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Monday, July 6, 2015

Hollywood actress Awakens Science and Arts in Education debate

By Esther Nakkazi

Lupita Nyong’o, Kenya’s Oscar Award Winner for Best Supporting Actress, has spoken up for Arts courses, which have been labelled ‘useless’ in comparison to Sciences in education in some eastern Africa.

Ms. Nyong’o, last week urged guardians to be supportive of children with an affinity for Arts, while attributing her success in the film industry to a distinctive and motivational pattern that fanned her passion.

Speaking to students and artists during a session dubbed “Arts in Education” at the Kenyatta International Convention Centre, Nairobi; Lupita said she grew up in a community that fosters creative self expression and around guardians who “validated her dreams.”

Ms. Nyong’o's advice and job stand out among the many debates ongoing about Sciences being better than humanities in eastern Africa.

In Uganda, President Yoweri Museveni, a champion of sciences, has urged public Universities funded by the Government to take on more science courses and drop the arts and humanities, which he described as ‘useless’.

"He posed a question to university students studying conflict resolution: ‘What would happen to you when conflicts are resolved?"

Museveni has continuously expressed concern that these ‘useless’ courses are not marketable in the labor market, neither in Uganda nor internationally and are irrelevant to development. Except, Ms. Nyong’o has proven him wrong.

Professor Ratemo Michieka from the University of Nairobi said development lies in Science, Technology and Innovation and giving more prominence to Sciences than other disciplines may just be the answer to development.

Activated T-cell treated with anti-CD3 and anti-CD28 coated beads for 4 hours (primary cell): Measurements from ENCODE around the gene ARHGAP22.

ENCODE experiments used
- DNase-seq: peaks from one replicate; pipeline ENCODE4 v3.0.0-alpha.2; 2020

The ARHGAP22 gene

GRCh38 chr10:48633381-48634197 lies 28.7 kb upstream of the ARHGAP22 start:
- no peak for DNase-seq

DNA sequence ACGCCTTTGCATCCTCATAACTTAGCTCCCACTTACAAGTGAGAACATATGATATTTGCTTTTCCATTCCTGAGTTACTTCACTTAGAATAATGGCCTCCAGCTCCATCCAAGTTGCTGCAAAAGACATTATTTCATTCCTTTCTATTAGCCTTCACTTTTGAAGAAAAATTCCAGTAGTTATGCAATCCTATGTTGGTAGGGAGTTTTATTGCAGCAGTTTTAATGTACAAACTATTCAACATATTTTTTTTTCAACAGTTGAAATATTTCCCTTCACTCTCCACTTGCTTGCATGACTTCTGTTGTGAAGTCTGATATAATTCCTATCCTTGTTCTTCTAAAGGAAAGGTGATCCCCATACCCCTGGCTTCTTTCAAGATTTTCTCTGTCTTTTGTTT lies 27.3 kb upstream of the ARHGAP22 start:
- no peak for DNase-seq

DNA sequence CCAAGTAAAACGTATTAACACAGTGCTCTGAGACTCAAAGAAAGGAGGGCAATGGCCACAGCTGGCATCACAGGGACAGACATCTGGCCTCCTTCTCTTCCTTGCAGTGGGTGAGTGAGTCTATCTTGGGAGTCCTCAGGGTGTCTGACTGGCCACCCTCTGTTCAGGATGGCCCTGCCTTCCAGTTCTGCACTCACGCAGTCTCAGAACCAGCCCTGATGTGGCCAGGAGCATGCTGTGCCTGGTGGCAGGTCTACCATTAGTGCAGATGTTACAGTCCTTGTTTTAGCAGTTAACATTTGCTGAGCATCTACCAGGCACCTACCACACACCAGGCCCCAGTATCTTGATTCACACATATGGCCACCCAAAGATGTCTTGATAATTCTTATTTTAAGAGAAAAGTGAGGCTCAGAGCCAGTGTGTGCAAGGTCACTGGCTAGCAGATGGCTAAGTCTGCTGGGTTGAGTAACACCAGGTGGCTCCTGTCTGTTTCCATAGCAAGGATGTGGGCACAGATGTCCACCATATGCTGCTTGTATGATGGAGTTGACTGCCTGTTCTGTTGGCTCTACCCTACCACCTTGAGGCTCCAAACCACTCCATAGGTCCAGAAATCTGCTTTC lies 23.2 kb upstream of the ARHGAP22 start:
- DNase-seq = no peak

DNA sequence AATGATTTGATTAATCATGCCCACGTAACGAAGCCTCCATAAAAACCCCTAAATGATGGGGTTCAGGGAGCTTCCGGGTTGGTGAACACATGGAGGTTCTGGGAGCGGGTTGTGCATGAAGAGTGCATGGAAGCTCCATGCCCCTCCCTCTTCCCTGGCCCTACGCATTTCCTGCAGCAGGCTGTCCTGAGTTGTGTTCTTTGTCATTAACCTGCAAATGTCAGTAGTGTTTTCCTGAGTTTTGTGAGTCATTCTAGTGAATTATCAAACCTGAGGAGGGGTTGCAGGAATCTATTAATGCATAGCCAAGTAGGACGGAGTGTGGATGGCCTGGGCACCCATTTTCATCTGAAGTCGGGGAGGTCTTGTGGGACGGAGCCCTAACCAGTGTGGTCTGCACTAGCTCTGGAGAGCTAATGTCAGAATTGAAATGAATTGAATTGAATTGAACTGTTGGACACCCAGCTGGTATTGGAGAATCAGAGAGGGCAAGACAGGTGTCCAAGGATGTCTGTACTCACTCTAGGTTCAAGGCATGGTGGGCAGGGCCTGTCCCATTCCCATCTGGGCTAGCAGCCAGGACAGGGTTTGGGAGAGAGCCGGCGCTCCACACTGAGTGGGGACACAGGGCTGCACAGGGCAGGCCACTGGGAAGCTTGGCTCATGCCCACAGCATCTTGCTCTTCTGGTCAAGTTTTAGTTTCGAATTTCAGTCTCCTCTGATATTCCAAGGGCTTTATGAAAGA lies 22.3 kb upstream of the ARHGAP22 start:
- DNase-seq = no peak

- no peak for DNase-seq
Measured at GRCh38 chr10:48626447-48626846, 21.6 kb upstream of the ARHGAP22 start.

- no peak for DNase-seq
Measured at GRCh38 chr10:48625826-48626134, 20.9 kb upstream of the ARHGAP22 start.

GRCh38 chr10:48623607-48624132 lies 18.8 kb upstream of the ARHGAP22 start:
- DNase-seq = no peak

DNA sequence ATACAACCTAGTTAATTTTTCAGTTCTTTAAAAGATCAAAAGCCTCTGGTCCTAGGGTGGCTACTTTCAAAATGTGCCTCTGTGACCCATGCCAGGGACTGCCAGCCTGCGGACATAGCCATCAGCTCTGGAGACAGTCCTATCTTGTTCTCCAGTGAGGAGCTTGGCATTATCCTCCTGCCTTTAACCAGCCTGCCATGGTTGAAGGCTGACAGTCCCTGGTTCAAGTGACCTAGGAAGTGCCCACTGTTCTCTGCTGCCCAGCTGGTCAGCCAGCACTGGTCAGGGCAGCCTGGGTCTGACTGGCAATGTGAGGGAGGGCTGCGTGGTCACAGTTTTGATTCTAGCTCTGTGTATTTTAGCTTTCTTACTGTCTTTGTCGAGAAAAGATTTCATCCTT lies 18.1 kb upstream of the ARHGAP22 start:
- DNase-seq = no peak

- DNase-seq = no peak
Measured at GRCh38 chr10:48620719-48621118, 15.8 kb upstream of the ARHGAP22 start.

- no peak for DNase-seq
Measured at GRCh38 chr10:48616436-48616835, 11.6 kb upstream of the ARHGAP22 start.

"No country has developed without a critical mass of scientists," said Professor Nelson Sewankambo.

“In the 60’s it was statistics, then environment, gender. Now it is Science. It is not wrong for government to say that while its easier to produce humanities, we need more science and technology graduates. It is not that the other should be abolished,” said Professor John Opuda-Asibo, the Executive Director, National Council for Higher Education

He added that Uganda was only looking at what was neglected for a long time.

Professor William Kyamuhangire, Associate Professor and Manager of the food technology and business incubation centre at Makerere University has argued that Museveni’s intention is to harness the local scientific human resource to develop a hi-tech industry in Uganda that can use locally available raw materials to produce value added products for the local and export markets and at the same time, create jobs.

He noted that most African economies, in this 21st Century have advanced needs and their economies can only be driven by science and technology.

Countries like Uganda and Kenya that have recently discovered petroleum, need to have the technology to refine it into usable products, which calls for training in geology and mining, petroleum extraction, petroleum refining and their management.

Lupita frowned upon the fact that “arts education is often dismissed as non-essential.” She laid emphasis on reinforcing children’s abilities and talents as opposed to imposing careers on students.

Ms. Nyong’o elevates the Arts in education but the debate continues.

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